Needle Drop: The Anatomy Of Frank,
South America

PHOTO: CAMERON SMITH | The Anatomy Of Frank are an astonishing breath of fresh air within today’s global folk and indie scene. Described as “art-folk,” the band are so dedicated to their craft that they plan to record an album on every continent. With their debut album North America in stores, the band now share the second chapter of their conquest, South America.

South America was recorded with Stephen Cope in a private farmhouse in the Ecuadorian mountains in 5 short weeks as the band tackled anxieties and loss head on. With a drip-feed of family and friends providing a source of inspiration during the recording sessions, the trio would take trips to the Amazon or spend time in the mountains to rejuvenate their spirit.

The album begins with “Ecuador (A New Year),” an eerie whistle into an acoustic intro that, when listening in headphones, captivates and instantly evolves into a cinematic soundtrack. As the album kicks into “The Girl From Ipanema,” the magnificent songwriting and storytelling of vocalist Kyle Woolard charms, hypnotises, and grasps you emotively.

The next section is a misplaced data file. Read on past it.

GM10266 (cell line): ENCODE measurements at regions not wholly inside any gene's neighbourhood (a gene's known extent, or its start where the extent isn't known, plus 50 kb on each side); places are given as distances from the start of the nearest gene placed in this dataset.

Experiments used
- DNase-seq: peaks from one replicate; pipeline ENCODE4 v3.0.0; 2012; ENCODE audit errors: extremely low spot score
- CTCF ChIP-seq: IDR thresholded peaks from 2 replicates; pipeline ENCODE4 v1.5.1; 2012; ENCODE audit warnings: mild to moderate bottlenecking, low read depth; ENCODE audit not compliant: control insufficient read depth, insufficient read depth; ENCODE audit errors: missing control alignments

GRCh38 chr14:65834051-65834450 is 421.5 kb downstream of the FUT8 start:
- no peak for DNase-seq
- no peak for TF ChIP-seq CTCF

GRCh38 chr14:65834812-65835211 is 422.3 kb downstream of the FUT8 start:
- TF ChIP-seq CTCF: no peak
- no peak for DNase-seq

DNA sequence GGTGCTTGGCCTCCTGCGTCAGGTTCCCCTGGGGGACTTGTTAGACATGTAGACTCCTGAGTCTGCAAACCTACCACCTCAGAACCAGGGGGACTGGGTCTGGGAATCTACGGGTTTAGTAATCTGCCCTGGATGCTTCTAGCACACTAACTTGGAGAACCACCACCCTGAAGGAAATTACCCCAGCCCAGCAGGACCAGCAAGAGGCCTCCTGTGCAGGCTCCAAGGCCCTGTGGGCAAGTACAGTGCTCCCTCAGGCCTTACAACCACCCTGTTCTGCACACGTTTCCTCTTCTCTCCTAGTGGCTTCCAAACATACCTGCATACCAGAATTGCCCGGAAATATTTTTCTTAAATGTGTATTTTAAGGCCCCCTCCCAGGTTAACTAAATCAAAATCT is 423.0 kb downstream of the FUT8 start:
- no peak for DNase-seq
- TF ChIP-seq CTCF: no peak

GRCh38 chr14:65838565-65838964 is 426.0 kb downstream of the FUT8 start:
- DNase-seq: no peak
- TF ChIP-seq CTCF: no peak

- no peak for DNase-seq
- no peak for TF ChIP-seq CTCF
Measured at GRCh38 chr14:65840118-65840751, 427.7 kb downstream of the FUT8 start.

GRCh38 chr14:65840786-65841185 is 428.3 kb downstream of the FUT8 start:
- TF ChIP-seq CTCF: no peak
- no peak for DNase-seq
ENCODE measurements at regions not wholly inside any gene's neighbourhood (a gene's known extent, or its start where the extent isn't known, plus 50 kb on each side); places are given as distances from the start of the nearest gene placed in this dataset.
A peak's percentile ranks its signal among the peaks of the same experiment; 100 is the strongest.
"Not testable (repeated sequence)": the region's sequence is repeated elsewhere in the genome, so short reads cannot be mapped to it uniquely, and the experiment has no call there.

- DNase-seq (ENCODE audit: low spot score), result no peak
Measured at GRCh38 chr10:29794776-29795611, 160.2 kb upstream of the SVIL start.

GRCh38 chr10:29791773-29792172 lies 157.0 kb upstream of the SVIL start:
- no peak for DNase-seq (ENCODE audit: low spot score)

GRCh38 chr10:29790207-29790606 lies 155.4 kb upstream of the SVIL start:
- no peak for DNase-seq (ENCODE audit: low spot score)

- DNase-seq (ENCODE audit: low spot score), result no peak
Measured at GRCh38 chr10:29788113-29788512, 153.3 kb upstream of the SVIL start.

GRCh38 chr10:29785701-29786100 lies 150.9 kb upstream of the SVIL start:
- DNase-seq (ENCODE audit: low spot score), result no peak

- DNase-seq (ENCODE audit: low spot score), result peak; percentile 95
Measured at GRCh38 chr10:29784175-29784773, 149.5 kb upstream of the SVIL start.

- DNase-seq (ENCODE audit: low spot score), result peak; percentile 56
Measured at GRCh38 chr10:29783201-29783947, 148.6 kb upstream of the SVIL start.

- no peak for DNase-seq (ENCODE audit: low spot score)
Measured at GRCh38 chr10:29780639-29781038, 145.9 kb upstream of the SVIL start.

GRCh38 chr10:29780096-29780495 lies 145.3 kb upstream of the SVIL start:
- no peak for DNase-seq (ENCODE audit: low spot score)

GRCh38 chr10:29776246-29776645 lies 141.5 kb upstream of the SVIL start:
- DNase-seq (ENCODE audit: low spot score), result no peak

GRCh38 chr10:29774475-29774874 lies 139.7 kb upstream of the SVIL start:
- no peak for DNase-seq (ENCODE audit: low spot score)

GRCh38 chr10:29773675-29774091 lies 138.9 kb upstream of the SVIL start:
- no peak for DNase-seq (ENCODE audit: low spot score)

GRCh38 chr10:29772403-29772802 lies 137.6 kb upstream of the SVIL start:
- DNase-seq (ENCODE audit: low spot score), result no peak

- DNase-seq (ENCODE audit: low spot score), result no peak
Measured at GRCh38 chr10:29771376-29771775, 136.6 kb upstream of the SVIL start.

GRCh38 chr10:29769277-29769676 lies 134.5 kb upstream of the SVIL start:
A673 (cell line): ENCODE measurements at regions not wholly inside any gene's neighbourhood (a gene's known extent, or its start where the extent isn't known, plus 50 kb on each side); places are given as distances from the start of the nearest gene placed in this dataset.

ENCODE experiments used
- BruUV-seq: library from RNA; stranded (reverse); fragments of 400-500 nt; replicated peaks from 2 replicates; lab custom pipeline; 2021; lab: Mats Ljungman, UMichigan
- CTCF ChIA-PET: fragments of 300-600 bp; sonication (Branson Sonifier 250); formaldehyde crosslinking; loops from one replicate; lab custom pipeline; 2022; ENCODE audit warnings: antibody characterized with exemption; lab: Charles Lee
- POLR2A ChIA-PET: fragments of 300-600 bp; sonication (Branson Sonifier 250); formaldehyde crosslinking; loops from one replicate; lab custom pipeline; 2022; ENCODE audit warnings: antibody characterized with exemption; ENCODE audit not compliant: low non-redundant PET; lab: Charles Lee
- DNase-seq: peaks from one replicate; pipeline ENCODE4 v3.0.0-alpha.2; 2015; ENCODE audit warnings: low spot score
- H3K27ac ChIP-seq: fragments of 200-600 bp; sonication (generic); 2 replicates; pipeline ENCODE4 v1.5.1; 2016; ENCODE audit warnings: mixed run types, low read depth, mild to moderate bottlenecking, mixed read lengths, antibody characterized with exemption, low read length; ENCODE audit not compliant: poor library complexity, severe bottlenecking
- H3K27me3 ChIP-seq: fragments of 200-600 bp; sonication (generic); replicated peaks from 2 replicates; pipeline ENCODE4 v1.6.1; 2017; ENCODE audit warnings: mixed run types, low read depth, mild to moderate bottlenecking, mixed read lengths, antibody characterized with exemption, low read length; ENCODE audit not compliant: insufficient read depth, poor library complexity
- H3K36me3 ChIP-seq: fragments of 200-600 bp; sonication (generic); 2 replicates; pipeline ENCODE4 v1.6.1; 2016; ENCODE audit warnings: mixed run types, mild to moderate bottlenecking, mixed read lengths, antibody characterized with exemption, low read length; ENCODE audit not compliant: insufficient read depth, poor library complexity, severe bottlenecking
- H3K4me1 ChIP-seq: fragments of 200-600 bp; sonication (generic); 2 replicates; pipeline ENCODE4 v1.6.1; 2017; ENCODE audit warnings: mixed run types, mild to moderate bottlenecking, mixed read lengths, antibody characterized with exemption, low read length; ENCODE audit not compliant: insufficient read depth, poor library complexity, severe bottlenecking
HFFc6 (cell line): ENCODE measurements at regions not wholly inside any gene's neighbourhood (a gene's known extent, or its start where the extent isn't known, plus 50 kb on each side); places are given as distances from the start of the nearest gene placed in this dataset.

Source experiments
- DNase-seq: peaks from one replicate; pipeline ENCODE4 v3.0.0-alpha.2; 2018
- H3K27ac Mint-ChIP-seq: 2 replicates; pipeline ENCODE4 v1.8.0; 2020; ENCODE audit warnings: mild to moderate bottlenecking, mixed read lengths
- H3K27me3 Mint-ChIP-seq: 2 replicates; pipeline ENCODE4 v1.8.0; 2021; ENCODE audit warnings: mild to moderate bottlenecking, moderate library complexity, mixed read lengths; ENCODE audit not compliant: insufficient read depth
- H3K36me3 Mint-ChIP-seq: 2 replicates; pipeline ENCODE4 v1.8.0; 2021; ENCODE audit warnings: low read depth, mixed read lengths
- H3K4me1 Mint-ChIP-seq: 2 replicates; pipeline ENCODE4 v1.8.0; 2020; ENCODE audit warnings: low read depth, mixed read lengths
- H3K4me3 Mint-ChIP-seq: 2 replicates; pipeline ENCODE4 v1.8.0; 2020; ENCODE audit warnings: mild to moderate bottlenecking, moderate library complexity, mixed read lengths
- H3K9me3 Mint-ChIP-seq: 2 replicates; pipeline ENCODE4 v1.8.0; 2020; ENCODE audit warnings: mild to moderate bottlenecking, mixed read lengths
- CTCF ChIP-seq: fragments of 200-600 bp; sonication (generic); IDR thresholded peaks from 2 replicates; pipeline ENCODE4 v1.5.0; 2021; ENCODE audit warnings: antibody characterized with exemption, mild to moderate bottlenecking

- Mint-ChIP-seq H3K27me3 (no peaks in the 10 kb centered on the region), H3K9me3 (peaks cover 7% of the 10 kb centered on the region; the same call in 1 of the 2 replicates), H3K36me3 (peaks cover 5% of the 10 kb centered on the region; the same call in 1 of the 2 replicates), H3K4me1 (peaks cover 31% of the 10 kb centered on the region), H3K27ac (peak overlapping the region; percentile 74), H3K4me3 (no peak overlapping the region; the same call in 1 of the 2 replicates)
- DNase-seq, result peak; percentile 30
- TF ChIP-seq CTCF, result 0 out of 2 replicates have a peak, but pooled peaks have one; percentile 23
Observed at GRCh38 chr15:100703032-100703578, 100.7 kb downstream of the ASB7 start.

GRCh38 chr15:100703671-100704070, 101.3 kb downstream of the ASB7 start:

Lead single “La Llorona,”which premiered here in July, enters in the same fashion, pulling at every bit of emotion while delicately cascading into a beautifully composed chorus. “South America” engages the listener with its emotional rollercoaster, and tracks “How Do We Lose It” and “Patagonia” incorporate call and response between thoughtful vocals and guitar patterns. The dreamy soundscapes of “The Landing of the Plus Ultra Flying Boat” and “Holy Mountain” float with ease into one another, an impeccable balance of beauty and tragedy.

As the album reaches its climactic ending, the delightful ‘To Keep Our Hands From Shaking’ elevates with an effervescent and almost fairytale-like feel. “The Sunken Coast” has an epic edge to it—after its banjo intro, the song bursts into a full band, harmony-filled pop masterpiece. “Andes” and “Viteri” conclude the album, dropping some of Kyle’s most outstanding work in my opinion—and The Anatomy Of Frank’s best work to date.

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